Pearl Liang, Paddington

Pearl Liang is our favourite Chinese restaurant in London. They serve tasty food with a great level of service (not that we care much about service – but it’s nice to have) at a reasonable price (which we care about very much). They also do amazing yum cha (a.k.a. dim sum) – but that’s for another time.

First thing first, Peking duck:

photo 3 (1)

This is my husband’s absolute favourite food in the whole world. His birthday meal request often suggests us going to a Chinese restaurant and order two Peking ducks. “One for you, and one for me”. Yup, he loves them.

The highlight of the show is the thinly-sliced-super-crispy duck skin. Some restaurants leave some meat attached to the skin, while others serve JUST skin (and the fat beneath it). You don’t get a say in how much meat you want or don’t want. Like most Asian restaurants, you eat what you get given, and love it. These crispy skins are served with thinly sliced spring onions and cucumber, hoisin sauce (this is the highlight for me, I LOVE hoisin sauce), and freshly-steamed “pancake”.

You simply take a pancake, smear some hoisin sauce on it (go easy first, they’re quite strong), top it with a skin or two, a few strands of spring onions, and a few pieces of sliced cucumber. Wrap it up like you would a spring roll. Pop it in your mouth and let the flavour-texture combination work their magic. The crunchy texture of the duck skin, the salty smoky hoisin sauce, the refreshing spring onions & cucumber, the grease running down your arm. HEAVEN.

IMPORTANT: we find ordering Peking duck in London can be confusing, and extra care MUST be taken. You see, back in New Zealand (where I’m from, not originally originally, but originally enough) when you order Peking duck, you get Peking duck. But in London, we’ve made the mistake of ordering something that SOUNDS like Peking duck in the menu, which turned out to NOT be Peking duck (i know, it should be made illegal) but some deep fried shredded duck meat instead. Please please double check with the waiter when you order and make absolutely sure it IS Peking duck you’re ordering.

One more thing, Peking duck in NZ gets the option of: 1, 2, or 3 courses. One course = duck skin with pancake. Two course = one course + duck meat cooked to your liking, typically stir-fried and wrapped with lettuce. Three course = two course + duck bone soup. This concept also doesn’t widely apply here. Either London hasn’t quite caught up with the program, or NZ has made up these course system themselves.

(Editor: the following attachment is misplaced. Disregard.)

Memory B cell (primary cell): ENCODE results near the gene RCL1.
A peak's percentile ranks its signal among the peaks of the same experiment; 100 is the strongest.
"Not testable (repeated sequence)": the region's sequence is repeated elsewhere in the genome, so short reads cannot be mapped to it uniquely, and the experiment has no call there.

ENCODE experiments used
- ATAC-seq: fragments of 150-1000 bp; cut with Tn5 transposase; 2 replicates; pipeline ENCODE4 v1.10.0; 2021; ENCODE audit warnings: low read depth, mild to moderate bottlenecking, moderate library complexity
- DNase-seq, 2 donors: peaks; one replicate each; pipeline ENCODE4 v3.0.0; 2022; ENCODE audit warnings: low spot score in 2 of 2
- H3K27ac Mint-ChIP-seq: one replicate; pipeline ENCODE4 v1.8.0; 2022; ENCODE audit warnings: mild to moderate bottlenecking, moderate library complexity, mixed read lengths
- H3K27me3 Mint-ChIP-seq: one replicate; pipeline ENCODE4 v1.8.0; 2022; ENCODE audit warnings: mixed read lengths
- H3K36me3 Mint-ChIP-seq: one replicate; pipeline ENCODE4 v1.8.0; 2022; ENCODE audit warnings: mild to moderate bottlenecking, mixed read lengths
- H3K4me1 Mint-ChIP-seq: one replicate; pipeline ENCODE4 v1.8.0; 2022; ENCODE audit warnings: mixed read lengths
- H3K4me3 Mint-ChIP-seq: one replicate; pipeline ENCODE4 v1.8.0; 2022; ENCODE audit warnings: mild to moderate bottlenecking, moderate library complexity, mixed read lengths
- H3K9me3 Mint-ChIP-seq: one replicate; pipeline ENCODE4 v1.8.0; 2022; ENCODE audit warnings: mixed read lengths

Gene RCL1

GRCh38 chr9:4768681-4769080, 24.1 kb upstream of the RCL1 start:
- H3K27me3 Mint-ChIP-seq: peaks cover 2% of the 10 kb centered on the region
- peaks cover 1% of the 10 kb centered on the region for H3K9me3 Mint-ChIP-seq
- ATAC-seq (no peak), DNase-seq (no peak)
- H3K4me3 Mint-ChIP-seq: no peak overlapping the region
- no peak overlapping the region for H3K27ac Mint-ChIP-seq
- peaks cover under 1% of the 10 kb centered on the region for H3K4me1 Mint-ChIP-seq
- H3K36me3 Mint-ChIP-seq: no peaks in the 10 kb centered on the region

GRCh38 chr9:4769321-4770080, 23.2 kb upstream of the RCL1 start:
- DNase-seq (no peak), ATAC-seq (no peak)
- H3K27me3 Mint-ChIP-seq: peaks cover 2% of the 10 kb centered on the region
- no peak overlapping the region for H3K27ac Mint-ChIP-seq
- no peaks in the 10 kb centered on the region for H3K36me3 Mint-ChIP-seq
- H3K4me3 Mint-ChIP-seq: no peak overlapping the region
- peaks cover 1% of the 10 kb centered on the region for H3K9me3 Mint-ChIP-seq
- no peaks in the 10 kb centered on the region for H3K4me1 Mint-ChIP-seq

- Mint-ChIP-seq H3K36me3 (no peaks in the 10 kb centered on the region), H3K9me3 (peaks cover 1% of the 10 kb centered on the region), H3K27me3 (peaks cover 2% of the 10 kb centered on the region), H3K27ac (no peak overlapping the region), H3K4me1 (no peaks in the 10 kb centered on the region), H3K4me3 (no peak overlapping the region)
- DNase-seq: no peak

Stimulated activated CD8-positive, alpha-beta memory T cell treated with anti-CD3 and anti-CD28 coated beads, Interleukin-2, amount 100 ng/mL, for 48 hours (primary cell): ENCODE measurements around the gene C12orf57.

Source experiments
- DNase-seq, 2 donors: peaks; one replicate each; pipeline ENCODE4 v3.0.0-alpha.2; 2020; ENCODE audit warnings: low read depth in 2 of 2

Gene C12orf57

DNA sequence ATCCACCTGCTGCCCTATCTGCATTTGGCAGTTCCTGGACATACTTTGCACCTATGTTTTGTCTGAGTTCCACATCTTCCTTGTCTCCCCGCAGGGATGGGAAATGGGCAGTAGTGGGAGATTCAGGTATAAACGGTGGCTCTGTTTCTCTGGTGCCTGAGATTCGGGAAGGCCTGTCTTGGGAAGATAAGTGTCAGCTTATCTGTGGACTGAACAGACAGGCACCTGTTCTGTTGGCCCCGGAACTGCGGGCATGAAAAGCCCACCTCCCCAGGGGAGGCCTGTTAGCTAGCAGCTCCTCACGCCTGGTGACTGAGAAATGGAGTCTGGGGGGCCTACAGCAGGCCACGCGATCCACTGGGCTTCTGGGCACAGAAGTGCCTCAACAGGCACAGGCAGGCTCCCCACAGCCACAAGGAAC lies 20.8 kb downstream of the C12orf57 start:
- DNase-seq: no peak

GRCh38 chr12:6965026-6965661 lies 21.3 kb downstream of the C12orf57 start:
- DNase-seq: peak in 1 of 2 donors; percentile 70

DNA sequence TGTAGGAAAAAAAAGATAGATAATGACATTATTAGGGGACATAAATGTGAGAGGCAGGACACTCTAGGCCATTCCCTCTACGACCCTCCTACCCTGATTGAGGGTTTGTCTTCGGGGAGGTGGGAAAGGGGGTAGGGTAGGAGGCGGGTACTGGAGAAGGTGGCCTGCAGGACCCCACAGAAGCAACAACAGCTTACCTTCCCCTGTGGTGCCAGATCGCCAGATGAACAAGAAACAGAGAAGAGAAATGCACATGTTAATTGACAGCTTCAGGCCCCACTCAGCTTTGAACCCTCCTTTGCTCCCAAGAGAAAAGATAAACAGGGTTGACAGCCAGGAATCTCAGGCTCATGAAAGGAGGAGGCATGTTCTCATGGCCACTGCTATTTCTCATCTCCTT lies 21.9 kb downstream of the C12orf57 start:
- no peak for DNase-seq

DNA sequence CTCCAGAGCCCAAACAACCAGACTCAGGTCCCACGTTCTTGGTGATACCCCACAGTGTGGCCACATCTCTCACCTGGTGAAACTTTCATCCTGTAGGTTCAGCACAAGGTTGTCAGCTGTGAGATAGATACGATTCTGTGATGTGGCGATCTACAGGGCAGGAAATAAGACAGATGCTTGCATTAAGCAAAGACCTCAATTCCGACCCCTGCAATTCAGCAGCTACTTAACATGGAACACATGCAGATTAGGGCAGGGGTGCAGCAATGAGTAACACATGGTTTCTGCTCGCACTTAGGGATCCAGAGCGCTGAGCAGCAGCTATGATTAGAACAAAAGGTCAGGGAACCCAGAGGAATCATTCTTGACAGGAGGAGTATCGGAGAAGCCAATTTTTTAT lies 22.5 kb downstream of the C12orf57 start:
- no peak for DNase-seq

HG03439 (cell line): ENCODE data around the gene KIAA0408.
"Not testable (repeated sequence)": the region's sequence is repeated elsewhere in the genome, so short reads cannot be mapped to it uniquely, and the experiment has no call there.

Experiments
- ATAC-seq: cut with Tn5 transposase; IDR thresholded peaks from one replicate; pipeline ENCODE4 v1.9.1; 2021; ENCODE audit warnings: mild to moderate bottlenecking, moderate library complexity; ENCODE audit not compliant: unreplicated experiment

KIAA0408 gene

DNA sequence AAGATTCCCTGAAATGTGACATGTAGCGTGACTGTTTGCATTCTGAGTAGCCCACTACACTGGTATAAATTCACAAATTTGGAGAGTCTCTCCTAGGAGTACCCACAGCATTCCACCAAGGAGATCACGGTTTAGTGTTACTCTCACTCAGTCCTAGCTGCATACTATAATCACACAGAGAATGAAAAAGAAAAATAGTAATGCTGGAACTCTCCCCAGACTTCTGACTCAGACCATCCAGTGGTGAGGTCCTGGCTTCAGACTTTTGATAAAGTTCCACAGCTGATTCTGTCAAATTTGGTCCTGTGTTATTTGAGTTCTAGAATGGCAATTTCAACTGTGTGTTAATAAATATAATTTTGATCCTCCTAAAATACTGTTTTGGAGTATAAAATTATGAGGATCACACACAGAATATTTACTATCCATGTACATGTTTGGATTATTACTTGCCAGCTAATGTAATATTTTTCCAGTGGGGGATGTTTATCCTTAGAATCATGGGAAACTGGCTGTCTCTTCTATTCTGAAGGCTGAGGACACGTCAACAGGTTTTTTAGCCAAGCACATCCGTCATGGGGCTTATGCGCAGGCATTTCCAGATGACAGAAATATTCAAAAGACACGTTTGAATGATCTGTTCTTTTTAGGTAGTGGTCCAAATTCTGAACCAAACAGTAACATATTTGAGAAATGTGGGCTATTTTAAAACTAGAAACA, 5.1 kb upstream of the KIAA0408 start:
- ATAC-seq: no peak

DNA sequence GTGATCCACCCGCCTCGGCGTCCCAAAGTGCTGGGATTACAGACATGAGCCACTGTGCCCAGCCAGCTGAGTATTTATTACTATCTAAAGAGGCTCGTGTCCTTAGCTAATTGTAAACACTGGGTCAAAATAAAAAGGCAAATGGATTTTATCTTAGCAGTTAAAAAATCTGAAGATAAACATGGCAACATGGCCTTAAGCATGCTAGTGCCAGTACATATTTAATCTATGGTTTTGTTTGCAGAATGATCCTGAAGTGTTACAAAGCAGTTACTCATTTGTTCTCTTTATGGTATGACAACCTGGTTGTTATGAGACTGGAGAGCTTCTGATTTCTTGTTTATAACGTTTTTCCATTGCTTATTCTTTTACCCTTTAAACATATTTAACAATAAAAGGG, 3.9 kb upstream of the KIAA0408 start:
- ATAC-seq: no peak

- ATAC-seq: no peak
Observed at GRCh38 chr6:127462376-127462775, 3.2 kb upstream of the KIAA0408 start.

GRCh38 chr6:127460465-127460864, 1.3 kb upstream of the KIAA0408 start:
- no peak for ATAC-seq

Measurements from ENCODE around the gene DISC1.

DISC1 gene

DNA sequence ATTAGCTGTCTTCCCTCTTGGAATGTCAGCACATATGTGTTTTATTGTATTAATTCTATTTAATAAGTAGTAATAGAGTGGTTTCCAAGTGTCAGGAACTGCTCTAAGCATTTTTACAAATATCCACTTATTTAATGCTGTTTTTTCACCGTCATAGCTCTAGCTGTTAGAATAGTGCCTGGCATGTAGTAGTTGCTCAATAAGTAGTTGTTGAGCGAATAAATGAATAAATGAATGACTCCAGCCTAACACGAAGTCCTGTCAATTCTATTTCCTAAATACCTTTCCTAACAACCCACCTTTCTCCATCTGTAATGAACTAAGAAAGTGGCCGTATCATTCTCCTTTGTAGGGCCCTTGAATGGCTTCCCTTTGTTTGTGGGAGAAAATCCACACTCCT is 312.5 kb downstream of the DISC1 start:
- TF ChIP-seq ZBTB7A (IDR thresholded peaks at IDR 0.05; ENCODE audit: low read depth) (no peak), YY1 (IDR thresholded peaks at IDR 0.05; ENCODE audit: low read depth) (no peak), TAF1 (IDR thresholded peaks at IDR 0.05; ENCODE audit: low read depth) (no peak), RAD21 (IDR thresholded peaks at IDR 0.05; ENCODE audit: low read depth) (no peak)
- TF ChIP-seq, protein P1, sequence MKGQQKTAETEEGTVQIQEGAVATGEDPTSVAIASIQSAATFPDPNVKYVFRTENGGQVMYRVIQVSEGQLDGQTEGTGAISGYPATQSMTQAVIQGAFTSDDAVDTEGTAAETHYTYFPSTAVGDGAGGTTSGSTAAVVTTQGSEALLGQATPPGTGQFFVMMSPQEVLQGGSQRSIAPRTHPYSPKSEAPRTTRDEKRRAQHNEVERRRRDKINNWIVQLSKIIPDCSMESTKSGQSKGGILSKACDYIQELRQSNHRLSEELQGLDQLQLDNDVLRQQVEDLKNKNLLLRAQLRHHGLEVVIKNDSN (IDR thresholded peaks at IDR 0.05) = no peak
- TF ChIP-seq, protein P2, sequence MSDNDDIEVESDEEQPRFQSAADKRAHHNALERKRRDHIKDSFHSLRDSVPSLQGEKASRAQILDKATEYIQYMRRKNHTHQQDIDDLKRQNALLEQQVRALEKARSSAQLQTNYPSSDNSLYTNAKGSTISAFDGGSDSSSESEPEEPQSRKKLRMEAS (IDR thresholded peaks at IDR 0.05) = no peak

Ok, we can now move on to…… LOBSTER!!!

photo 4 (2)

Now, we don’t normally order lobster (or any super expensive food items) – but we fell in love with the lobster we had here at Pearl Liang. And now we always look for an excuse to go here for a celebratory lobster. It’s fairly expensive (almost £40) and we’re not even sure if it’s “the best” lobster you can get or not (because we haven’t had lobsters anywhere else), so don’t take our words for it.

However, if you don’t know better, not a lobster guru, have spare cash, and not allergic to shellfish, then I highly recommend you try it. There are a few flavours you can order (black bean, garlic and chilli) but we always order ginger & spring onion gravy, served on a bed of egg noodles. Basically, we tried this variation and liked it, and don’t want to risk £40 on a flavour we may not like.

If you order lobster here, you immediately get a special weapon to help make your meal more enjoyable/practical:

photo 1 (2)

You use the pointy bit to hook onto meat inside the shells and yank it out. I recommend pulling gently first and watch with immense satisfaction when the whole blob of lobster meat glides out in one piece from the shell. If that doesn’t work, repeatedly fluff out the meat instead. It’s more time consuming and you won’t get all the meat out, but you’ll have something to eat. Whatever you do, don’t try to crack the shell with your teeth. Just don’t.

Here are the noodles beneath the lobster pieces, soaked in a thick heavenly sauce of ginger & spring onion. The waiting staff will divide the portions equally between the diners. This prevents you from fighting for your favourite piece.

photo 4 (1)

Here are some of the other dishes we’ve ordered here. But just take a pick from the menu, I’m sure it’s all good.


Menu, location, etc: